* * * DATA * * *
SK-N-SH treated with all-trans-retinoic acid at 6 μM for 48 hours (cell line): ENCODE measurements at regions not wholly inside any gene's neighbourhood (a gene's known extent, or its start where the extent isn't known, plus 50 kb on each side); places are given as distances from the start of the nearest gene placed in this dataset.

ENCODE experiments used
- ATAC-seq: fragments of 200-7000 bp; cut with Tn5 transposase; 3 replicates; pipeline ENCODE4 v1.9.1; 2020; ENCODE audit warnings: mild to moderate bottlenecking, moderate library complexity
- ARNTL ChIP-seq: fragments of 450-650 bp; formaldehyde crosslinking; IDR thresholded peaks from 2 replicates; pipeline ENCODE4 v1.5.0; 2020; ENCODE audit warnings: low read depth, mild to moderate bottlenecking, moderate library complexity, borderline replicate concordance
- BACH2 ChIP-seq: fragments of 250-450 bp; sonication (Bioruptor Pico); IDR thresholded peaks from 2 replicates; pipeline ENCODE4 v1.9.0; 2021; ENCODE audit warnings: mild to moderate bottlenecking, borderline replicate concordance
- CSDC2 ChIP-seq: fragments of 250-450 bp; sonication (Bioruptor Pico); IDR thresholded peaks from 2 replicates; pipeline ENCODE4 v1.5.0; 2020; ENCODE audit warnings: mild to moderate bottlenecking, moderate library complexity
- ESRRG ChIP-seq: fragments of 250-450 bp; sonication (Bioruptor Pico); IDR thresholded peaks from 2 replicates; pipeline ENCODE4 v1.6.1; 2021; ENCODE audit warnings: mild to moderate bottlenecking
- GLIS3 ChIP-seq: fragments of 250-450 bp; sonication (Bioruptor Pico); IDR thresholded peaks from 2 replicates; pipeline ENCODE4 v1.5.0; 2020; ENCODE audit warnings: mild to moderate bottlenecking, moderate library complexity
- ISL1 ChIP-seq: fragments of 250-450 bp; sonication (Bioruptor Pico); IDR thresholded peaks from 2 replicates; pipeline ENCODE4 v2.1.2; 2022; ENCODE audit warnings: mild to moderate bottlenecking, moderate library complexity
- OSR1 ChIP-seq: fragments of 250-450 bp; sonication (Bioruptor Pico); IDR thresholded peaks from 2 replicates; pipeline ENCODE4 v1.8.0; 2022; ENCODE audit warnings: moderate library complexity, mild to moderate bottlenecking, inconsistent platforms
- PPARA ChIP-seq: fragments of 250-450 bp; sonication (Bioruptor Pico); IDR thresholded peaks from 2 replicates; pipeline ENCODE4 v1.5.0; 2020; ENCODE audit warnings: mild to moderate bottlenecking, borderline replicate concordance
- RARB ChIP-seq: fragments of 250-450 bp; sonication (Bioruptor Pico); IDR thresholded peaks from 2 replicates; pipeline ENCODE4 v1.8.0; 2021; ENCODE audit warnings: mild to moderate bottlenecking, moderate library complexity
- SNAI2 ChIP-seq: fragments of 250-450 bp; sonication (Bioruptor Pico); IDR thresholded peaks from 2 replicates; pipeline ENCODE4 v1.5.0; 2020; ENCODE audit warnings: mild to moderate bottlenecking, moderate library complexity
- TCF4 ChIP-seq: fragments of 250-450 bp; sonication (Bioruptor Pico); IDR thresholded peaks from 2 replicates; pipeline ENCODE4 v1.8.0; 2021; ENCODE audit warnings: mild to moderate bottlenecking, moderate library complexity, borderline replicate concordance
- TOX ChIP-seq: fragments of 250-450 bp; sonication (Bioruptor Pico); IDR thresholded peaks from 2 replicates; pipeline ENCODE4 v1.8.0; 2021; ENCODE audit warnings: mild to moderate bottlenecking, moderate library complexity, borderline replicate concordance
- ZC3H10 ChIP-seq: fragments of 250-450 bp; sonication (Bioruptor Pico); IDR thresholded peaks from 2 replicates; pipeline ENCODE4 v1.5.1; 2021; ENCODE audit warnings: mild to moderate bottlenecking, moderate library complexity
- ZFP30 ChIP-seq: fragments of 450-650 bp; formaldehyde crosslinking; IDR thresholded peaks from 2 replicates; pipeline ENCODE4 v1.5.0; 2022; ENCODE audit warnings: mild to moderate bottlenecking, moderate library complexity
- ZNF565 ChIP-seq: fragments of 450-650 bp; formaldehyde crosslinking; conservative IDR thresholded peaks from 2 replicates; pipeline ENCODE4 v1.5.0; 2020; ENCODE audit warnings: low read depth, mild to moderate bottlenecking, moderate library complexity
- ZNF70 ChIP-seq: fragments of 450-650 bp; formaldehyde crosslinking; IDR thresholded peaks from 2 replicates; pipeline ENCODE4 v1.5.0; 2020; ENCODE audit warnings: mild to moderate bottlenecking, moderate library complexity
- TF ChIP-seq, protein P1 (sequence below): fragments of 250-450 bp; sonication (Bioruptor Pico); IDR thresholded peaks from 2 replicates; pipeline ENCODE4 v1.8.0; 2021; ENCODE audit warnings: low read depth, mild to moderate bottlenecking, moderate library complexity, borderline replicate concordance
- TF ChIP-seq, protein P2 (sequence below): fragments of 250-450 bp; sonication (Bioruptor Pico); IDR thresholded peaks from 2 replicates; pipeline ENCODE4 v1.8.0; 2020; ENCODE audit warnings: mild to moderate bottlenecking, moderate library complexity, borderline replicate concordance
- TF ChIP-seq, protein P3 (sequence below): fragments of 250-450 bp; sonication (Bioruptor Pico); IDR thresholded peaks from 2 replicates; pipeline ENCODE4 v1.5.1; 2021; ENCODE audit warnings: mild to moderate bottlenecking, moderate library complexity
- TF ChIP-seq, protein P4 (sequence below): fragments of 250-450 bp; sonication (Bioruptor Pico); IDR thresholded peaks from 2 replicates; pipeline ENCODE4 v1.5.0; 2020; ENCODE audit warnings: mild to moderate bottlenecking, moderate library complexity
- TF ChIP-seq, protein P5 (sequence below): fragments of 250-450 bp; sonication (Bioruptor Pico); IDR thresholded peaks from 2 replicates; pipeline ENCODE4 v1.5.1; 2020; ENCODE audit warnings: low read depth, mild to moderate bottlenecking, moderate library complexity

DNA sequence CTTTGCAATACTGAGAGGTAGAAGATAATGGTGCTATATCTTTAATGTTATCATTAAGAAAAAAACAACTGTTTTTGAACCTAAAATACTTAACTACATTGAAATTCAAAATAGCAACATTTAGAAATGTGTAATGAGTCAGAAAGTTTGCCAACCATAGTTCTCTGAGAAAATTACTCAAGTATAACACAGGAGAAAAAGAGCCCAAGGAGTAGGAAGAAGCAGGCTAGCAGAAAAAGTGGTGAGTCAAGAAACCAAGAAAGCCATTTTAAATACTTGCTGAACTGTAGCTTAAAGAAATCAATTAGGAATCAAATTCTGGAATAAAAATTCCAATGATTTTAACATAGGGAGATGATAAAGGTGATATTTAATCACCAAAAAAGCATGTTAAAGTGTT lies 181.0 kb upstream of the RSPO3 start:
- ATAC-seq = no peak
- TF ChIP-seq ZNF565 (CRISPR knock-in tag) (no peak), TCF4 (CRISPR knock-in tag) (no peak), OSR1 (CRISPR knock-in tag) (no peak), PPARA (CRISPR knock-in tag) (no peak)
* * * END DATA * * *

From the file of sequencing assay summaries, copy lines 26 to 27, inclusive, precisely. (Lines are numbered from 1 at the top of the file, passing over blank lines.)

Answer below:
- ATAC-seq = no peak
- TF ChIP-seq ZNF565 (CRISPR knock-in tag) (no peak), TCF4 (CRISPR knock-in tag) (no peak), OSR1 (CRISPR knock-in tag) (no peak), PPARA (CRISPR knock-in tag) (no peak)